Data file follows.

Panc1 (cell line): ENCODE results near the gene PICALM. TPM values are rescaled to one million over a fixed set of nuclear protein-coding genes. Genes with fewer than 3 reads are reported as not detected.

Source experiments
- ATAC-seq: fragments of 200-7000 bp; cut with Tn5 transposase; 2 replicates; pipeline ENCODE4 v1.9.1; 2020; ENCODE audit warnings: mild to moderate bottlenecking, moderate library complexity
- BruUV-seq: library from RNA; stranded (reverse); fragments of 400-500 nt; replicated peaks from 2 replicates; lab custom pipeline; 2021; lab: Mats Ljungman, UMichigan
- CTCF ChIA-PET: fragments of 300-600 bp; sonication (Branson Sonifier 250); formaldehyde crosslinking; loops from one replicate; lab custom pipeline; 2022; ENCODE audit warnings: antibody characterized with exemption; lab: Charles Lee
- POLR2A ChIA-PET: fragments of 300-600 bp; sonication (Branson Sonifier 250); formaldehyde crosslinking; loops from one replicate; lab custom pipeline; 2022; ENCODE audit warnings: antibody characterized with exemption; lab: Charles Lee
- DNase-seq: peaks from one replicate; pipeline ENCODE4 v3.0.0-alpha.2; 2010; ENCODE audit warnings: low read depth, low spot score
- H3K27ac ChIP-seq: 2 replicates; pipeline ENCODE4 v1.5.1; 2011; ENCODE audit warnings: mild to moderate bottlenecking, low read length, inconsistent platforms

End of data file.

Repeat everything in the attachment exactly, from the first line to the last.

Panc1 (cell line): ENCODE results near the gene PICALM. TPM values are rescaled to one million over a fixed set of nuclear protein-coding genes. Genes with fewer than 3 reads are reported as not detected.

Source experiments
- ATAC-seq: fragments of 200-7000 bp; cut with Tn5 transposase; 2 replicates; pipeline ENCODE4 v1.9.1; 2020; ENCODE audit warnings: mild to moderate bottlenecking, moderate library complexity
- BruUV-seq: library from RNA; stranded (reverse); fragments of 400-500 nt; replicated peaks from 2 replicates; lab custom pipeline; 2021; lab: Mats Ljungman, UMichigan
- CTCF ChIA-PET: fragments of 300-600 bp; sonication (Branson Sonifier 250); formaldehyde crosslinking; loops from one replicate; lab custom pipeline; 2022; ENCODE audit warnings: antibody characterized with exemption; lab: Charles Lee
- POLR2A ChIA-PET: fragments of 300-600 bp; sonication (Branson Sonifier 250); formaldehyde crosslinking; loops from one replicate; lab custom pipeline; 2022; ENCODE audit warnings: antibody characterized with exemption; lab: Charles Lee
- DNase-seq: peaks from one replicate; pipeline ENCODE4 v3.0.0-alpha.2; 2010; ENCODE audit warnings: low read depth, low spot score
- H3K27ac ChIP-seq: 2 replicates; pipeline ENCODE4 v1.5.1; 2011; ENCODE audit warnings: mild to moderate bottlenecking, low read length, inconsistent platforms